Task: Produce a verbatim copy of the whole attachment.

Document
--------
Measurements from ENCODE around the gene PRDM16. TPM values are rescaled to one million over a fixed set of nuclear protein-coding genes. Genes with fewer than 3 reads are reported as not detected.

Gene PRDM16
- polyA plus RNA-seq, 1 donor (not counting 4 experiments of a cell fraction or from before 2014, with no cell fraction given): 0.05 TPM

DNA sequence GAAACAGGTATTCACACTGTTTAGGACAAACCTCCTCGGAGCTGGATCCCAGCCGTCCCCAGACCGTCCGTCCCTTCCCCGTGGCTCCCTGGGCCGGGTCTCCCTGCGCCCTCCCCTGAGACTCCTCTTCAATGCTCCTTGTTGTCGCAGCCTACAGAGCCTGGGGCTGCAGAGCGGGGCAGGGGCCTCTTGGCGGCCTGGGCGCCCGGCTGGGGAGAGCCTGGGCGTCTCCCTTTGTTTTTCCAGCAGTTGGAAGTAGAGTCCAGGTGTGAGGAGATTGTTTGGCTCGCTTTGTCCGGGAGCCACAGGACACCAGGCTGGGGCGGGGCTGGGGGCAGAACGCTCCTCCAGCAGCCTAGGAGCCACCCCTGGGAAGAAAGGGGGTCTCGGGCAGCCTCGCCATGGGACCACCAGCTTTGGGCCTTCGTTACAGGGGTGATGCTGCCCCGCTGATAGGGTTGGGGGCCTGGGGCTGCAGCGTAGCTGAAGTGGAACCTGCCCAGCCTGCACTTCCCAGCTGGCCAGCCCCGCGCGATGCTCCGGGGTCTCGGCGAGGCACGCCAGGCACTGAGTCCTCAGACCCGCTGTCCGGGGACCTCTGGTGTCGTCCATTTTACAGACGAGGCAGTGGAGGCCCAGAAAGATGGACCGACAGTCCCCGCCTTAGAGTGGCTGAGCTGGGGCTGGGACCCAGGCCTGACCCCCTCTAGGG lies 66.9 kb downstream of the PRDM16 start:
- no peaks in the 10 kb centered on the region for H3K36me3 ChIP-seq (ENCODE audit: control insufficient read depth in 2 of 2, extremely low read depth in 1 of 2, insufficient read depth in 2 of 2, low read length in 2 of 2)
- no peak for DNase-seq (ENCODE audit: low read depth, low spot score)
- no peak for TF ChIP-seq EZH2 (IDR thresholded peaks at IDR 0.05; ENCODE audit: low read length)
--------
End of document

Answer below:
Measurements from ENCODE around the gene PRDM16. TPM values are rescaled to one million over a fixed set of nuclear protein-coding genes. Genes with fewer than 3 reads are reported as not detected.

Gene PRDM16
- polyA plus RNA-seq, 1 donor (not counting 4 experiments of a cell fraction or from before 2014, with no cell fraction given): 0.05 TPM

DNA sequence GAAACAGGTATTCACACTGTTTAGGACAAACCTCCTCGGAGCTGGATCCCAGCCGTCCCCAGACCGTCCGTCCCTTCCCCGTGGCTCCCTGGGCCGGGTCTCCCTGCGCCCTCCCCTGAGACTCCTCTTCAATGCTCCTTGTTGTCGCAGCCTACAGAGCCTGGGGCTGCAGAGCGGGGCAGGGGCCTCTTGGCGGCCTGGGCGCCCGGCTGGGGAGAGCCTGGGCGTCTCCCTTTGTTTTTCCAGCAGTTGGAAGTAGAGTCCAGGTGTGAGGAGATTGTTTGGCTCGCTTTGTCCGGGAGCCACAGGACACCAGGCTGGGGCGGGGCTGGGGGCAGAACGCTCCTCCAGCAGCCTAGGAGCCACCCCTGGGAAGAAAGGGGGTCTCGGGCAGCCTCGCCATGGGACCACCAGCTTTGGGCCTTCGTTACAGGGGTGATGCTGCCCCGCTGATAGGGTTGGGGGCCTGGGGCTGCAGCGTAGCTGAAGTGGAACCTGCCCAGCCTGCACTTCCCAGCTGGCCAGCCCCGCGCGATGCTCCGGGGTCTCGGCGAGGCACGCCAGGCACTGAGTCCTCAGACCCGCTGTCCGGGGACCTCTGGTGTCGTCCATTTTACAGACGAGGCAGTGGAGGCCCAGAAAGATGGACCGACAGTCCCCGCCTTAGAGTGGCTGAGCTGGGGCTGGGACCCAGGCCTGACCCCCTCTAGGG lies 66.9 kb downstream of the PRDM16 start:
- no peaks in the 10 kb centered on the region for H3K36me3 ChIP-seq (ENCODE audit: control insufficient read depth in 2 of 2, extremely low read depth in 1 of 2, insufficient read depth in 2 of 2, low read length in 2 of 2)
- no peak for DNase-seq (ENCODE audit: low read depth, low spot score)
- no peak for TF ChIP-seq EZH2 (IDR thresholded peaks at IDR 0.05; ENCODE audit: low read length)